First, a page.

LONDON (Reuters) - More deals to transfer the costly pension liabilities of British firms to insurers are likely in the coming months, after a recent flurry of transactions suggest the much-hyped market may at last be set to ignite.
Shipping firm P&O said on Friday it had done a deal to transfer 800 million pounds of pension liabilities to buyout insurer Paternoster, thought to be the biggest deal so far.
It follows hard on the heels of similar deals done by Paternoster with UK oil firm Lasmo and media group Emap EMA.L, while rival Legal & General (LGEN.L) has also been active, say consultants.
The recent flurry of deals may indicate that the 1 trillion pound buyout market for Britain’s defined-benefit company pensions is moving up a gear after a slow start.
“I think we are seeing the market taking off,” Mark Wood, CEO of Paternoster, told Reuters.
“The the fourth quarter will be a multiple of what it was in 2006,” in terms of volume of deals done, said Wood. “In fact we have probably seen more than 2 billion in trade (in the market as a whole) in the first two weeks of December alone.”
More — and bigger — deals are likely in the coming weeks, as companies scramble to complete transactions by the end of their financial years, say consultants.
Of the UK companies that have already closed their defined-benefit pension schemes to new members, one third are considering offloading their pension liabilities, said a recent PwC survey of 193 large UK firms.
“We are working with a number of FTSE100 companies on exploring their pension buy-out options and expect an energetic increase in activity next year,” said Marc Hommel, a pensions partner at PricewaterhouseCoopers LLP.
By transferring their pension liabilities to insurers to manage for a price, firms get rid of a big financial headache.
Recent rule changes have forced firms to recognise their pension deficits as debt on their balance sheet, limiting their ability to return cash to shareholders, fund M&A or improve credit ratings.
The growing cost of their pension schemes has crimped profits and blunted the competitiveness of many British firms, while some even said they had been forced to cut jobs to fund the extra contributions, a survey by the Confederation of British Industry in October revealed.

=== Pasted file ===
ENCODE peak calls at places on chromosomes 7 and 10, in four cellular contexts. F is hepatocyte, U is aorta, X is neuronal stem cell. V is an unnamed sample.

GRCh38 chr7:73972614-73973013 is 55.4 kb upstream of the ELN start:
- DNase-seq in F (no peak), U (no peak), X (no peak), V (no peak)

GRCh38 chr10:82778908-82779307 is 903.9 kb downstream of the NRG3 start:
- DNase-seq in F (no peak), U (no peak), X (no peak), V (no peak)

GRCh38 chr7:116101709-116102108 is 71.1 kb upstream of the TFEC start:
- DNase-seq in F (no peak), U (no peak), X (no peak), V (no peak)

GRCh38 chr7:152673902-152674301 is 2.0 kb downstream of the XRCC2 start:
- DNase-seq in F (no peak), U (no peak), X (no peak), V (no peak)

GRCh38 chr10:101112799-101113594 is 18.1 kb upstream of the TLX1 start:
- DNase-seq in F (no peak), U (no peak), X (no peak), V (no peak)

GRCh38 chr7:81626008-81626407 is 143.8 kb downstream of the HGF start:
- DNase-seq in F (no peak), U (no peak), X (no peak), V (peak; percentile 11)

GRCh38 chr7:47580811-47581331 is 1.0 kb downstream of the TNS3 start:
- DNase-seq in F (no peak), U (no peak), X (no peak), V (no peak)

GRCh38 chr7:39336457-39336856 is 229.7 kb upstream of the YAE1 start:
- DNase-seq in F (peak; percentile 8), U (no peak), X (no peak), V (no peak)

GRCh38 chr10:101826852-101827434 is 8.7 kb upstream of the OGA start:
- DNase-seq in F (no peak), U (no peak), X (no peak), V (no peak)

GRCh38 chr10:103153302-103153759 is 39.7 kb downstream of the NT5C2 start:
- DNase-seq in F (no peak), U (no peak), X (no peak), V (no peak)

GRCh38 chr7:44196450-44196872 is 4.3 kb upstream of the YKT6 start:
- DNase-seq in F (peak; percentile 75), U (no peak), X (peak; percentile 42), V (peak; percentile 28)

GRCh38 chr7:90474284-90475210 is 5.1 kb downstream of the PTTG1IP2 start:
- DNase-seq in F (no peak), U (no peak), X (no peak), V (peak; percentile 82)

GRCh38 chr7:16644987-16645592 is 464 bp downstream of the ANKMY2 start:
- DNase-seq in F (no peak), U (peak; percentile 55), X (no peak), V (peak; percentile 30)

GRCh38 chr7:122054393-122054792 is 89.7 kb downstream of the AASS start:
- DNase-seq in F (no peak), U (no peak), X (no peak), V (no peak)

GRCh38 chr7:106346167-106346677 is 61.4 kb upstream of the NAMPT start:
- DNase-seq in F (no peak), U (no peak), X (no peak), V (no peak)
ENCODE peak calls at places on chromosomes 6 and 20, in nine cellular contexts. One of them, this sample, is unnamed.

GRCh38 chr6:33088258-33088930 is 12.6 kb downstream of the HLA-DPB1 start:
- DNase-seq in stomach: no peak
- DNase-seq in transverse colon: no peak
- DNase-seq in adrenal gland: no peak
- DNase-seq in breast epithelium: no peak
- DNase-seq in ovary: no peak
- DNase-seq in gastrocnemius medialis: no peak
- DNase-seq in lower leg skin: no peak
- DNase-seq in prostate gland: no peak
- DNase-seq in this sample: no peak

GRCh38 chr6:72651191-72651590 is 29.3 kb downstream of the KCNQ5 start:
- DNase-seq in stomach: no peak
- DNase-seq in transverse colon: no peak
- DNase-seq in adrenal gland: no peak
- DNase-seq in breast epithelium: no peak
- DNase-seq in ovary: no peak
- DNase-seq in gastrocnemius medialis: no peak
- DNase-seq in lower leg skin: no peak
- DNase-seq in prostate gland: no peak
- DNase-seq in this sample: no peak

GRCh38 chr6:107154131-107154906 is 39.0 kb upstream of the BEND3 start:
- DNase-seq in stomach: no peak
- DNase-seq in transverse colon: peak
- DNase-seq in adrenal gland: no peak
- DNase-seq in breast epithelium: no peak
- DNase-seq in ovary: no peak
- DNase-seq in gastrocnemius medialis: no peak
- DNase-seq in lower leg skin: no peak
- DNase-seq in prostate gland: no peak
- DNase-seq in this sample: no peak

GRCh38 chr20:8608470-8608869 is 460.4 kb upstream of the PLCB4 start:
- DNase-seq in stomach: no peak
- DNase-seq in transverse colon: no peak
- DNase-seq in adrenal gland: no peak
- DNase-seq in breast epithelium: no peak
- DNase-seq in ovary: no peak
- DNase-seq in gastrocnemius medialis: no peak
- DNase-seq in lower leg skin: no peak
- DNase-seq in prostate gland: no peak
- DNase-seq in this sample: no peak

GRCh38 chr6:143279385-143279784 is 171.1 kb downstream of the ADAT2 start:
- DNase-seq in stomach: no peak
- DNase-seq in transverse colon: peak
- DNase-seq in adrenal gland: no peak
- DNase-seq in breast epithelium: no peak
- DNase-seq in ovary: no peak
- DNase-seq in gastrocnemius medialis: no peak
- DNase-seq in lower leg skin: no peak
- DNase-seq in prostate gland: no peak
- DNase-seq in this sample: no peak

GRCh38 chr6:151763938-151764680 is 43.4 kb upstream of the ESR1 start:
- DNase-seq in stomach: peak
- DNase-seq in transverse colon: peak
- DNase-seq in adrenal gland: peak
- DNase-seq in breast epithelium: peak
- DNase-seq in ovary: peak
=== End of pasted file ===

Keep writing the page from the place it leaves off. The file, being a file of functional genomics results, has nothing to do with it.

Also, by paying insurers to assume the longevity risk as well as the investment risk in the scheme, companies can rid themselves of the threat that they will keep having to put more cash into the scheme in future because its members live longer.
While the small number of deals done so far means it is too early to tell how transferring pensions may improve a company’s valuation, Emap’s pension deal was seen as a crucial first step in enabling the company’s subsequent break-up.
Until recently the market has been characterised by a steady trickle of tiny deals, with an average size of 4 million to 6 million pounds, according to research by Aon Consulting.
But that headline masked feverish quoting activity, with many sizeable schemes approaching buyout firms to find out how much it would cost them to take their pension liabilities.
In one week, Paternoster issued quotes on schemes with a total value of around 3.5 billion pounds, said Wood.
The cost of doing a deal has provided a brake on the development of the market, however.
Although competition among buyout firms has brought down the price, firms may have to top up their pension schemes by millions of pounds to provide for insurers’ more conservative estimates of life expectancy, as well as pay them a premium that covers their cost of capital and delivers them a profit margin.
UK telecoms firm Telent plc TLNT.L would have had to pay an extra 150 million pounds into its 2.5 billion pound pension scheme to bring it to a level that would have enabled it to be transferred to a buyout insurer.
Instead, Telent agreed to be acquired by Pension Corporation, a specialist pension fund manager led by financier Edmund Truell, for nearly 400 million pounds.
What has changed in the last few months is that the funding levels in many corporate pension schemes have improved to a point where they can consider offloading the liabilities.
Firms have been pumping billions into their schemes — a record 13.4 billion pounds last year alone, according to consultants Lane, Clark & Peacock — while their pension schemes have also been the unlikely beneficiaries of the recent credit crisis sparked by the subprime mortgage crisis.
A major factor driving the pension funds’ swing into the black is the falling value of AA-rated corporate bonds, which firms use as a benchmark measure for valuing their liabilities.
As the value of these bonds has fallen, due to rising fears of default among investors, so the cost of liabilities in firms’ pension schemes have been cut.
The result is that “many companies are able to shift the cost of their defined benefit pension plans off their balance sheet without putting any real new cash in,” said Wood.